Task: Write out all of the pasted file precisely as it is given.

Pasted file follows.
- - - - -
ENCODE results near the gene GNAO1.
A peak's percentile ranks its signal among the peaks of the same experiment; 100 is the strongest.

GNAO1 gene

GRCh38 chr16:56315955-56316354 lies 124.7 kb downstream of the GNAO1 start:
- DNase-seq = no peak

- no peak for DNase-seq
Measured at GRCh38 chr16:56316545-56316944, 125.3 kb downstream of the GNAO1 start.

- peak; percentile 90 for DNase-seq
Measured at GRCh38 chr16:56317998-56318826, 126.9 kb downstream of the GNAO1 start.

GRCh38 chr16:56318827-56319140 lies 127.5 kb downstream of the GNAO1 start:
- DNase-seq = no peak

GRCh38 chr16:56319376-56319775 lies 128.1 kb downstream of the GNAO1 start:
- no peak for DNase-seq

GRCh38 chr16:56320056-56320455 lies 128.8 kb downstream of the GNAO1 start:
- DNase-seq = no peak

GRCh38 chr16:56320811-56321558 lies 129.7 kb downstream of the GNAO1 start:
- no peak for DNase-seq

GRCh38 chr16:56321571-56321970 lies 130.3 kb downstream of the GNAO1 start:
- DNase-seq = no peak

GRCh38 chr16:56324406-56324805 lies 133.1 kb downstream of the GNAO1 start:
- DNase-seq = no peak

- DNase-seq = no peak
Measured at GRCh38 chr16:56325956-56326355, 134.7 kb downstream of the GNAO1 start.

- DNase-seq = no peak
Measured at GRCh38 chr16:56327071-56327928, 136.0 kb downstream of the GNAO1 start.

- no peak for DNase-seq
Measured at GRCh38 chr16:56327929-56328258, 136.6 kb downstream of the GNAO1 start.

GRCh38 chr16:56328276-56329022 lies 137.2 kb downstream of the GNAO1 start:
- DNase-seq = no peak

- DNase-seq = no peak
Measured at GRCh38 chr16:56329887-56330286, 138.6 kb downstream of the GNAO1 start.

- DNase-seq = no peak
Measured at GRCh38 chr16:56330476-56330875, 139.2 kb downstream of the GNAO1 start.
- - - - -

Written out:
ENCODE results near the gene GNAO1.
A peak's percentile ranks its signal among the peaks of the same experiment; 100 is the strongest.

GNAO1 gene

GRCh38 chr16:56315955-56316354 lies 124.7 kb downstream of the GNAO1 start:
- DNase-seq = no peak

- no peak for DNase-seq
Measured at GRCh38 chr16:56316545-56316944, 125.3 kb downstream of the GNAO1 start.

- peak; percentile 90 for DNase-seq
Measured at GRCh38 chr16:56317998-56318826, 126.9 kb downstream of the GNAO1 start.

GRCh38 chr16:56318827-56319140 lies 127.5 kb downstream of the GNAO1 start:
- DNase-seq = no peak

GRCh38 chr16:56319376-56319775 lies 128.1 kb downstream of the GNAO1 start:
- no peak for DNase-seq

GRCh38 chr16:56320056-56320455 lies 128.8 kb downstream of the GNAO1 start:
- DNase-seq = no peak

GRCh38 chr16:56320811-56321558 lies 129.7 kb downstream of the GNAO1 start:
- no peak for DNase-seq

GRCh38 chr16:56321571-56321970 lies 130.3 kb downstream of the GNAO1 start:
- DNase-seq = no peak

GRCh38 chr16:56324406-56324805 lies 133.1 kb downstream of the GNAO1 start:
- DNase-seq = no peak

- DNase-seq = no peak
Measured at GRCh38 chr16:56325956-56326355, 134.7 kb downstream of the GNAO1 start.

- DNase-seq = no peak
Measured at GRCh38 chr16:56327071-56327928, 136.0 kb downstream of the GNAO1 start.

- no peak for DNase-seq
Measured at GRCh38 chr16:56327929-56328258, 136.6 kb downstream of the GNAO1 start.

GRCh38 chr16:56328276-56329022 lies 137.2 kb downstream of the GNAO1 start:
- DNase-seq = no peak

- DNase-seq = no peak
Measured at GRCh38 chr16:56329887-56330286, 138.6 kb downstream of the GNAO1 start.

- DNase-seq = no peak
Measured at GRCh38 chr16:56330476-56330875, 139.2 kb downstream of the GNAO1 start.